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How Netflix's "Grand Army" Portrays Diverse Languages and Cultures: The Good and the Bad

How Netflix's "Grand Army" Portrays Diverse Languages and Cultures: The Good and the Bad

After watching countless TV shows about high school that don’t accurately represent what high school is really like, watching the Netflix series “Grand Army” was a breath of fresh air for me. For once, the freshmen actually look like freshmen, but, more importantly, the show unapologetically portrays the realities of students going through hardships in a way that feels refreshingly authentic.

“Grand Army” takes place in modern-day Brooklyn in the fictional Grand Army High School. The series focuses on the lives of five students from different walks of life as they face various challenges and struggles. Each story sheds light on issues such as bullying, identity, racism, sexism, and rape culture.

One student that we follow throughout the series is Dominique “Dom” Pierre, played by Odley Jean. Dom is a Haitian-American junior at Grand Army who plays on the school’s basketball team and dreams of going to college to become a psychologist. While trying to keep up with her schoolwork and plan for her future, she also strives to find balance in taking care of her family, working, and making time for her friends and boyfriend.

How Netflix’s “Grand Army” Portrays Speaking Other Languages in Diverse Cultures

Dom’s storyline offers an intimate look into being a first-generation American who has non-English speaking family members. When Dom is with her family, she primarily speaks Creole with her mother Antoinette (Magaly Colimon) and sister Sabine (Sagine Sémajuste). The series naturally incorporates these scenes into Dom’s story, showing the speaking of another language in a positive way, rather than having it be used as a way to alienate or embarrass people.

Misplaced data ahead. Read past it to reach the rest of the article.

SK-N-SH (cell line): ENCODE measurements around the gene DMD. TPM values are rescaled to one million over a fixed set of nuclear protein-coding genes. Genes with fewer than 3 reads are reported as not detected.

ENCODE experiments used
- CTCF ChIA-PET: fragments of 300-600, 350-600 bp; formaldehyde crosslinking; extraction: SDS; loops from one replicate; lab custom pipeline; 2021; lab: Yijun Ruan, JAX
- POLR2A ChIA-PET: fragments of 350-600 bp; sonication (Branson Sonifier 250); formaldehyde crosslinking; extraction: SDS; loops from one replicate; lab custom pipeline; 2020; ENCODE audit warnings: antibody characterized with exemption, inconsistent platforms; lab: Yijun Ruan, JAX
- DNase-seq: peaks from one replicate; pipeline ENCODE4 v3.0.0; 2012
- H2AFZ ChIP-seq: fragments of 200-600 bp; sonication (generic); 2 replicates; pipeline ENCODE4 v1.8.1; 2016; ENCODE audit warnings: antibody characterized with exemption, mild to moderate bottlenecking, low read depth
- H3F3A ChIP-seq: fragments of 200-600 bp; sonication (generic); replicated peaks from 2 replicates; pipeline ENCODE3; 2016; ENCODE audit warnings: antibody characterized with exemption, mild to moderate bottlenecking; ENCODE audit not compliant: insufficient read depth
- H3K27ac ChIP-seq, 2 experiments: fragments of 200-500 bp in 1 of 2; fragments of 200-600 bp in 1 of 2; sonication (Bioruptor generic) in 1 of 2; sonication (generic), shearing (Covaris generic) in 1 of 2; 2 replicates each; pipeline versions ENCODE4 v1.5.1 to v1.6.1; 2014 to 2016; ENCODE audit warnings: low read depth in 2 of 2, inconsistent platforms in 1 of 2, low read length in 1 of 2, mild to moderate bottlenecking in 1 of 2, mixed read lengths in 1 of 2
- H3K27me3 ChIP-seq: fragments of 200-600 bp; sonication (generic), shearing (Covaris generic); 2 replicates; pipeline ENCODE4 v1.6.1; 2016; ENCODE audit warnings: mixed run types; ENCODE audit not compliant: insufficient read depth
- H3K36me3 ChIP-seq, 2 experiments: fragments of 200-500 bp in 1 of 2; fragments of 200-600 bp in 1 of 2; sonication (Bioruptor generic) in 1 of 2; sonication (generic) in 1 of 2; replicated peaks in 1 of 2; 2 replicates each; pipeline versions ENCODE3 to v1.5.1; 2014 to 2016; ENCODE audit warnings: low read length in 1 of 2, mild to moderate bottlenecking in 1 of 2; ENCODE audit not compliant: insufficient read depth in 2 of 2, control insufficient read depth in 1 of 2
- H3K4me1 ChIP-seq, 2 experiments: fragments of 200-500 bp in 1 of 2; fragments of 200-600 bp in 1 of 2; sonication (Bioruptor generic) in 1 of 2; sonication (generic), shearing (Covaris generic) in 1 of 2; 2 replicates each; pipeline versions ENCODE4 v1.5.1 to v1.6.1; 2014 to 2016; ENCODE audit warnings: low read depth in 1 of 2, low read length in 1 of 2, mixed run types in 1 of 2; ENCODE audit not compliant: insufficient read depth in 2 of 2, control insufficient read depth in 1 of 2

One of my favorite scenes is when Dom’s family and friends throw a surprise party for her 18th birthday in the last episode. While Dom is talking to her friends, Antoinette comes over to ask what they are talking about. Although her friends and Antoinette can’t understand each other, there is no awkwardness or disrespect. Dom helps translate what they are saying and Antoinette is not made to feel like an outsider for not speaking English.

This aspect of Dom’s life reflects the realities of so many people, including my own. As a first-generation Chinese-American, I grew up watching sitcoms that often used so-called “foreign” languages for comedic purposes or to mark people as “other.” They made it seem as if speaking other languages around English speakers was something to be embarrassed or ashamed of. It’s important to show positive and realistic portrayals of people speaking other languages in order to combat these negative ideas.

However, “Grand Army” also takes some major steps back. With the storyline of another major character Leila Kwan Zimmer (Amalia Yoo), they seem to completely contradict the positive messages that they previously established with Dom.

As a Chinese-American freshman adopted by white Jewish parents, Leila struggles to find her identity and place in the world. She also deals with bullying, as a group of Chinese-American girls constantly talk bad about her in Mandarin Chinese—knowing that she can’t understand what they are saying. After letting it slide for most of the series, Leila finally confronts them in the last episode by telling them to “speak f—ing English.”

Watching that scene felt like I was watching a completely different show from the one that portrayed Dom’s speaking of Creole with her family so genuinely. It’s difficult to tell whether the scene was actually intended to be an empowering moment for Leila. Either way, the resolution of her conflict did not come off as something that should be applauded.

The show’s framing of the scene as a powerful moment where Leila finally stands up for herself sends mixed messages. It feeds into America’s “speak English” ideology that is ingrained in our history, perpetuating harmful ideas about people who speak other languages. Considering how non-English speakers continue to face harassment in America due to the exact ideology that Leila expresses, it was disappointing to see the series take that change in direction.

The depiction of Dom’s family is a step in the right direction in positively portraying non-English speakers in America. It’s disappointing to see Leila’s storyline take away from what the series created with Dom. If “Grand Army” ends up having a second season, I hope that they will be more consistent in the messages that they communicate.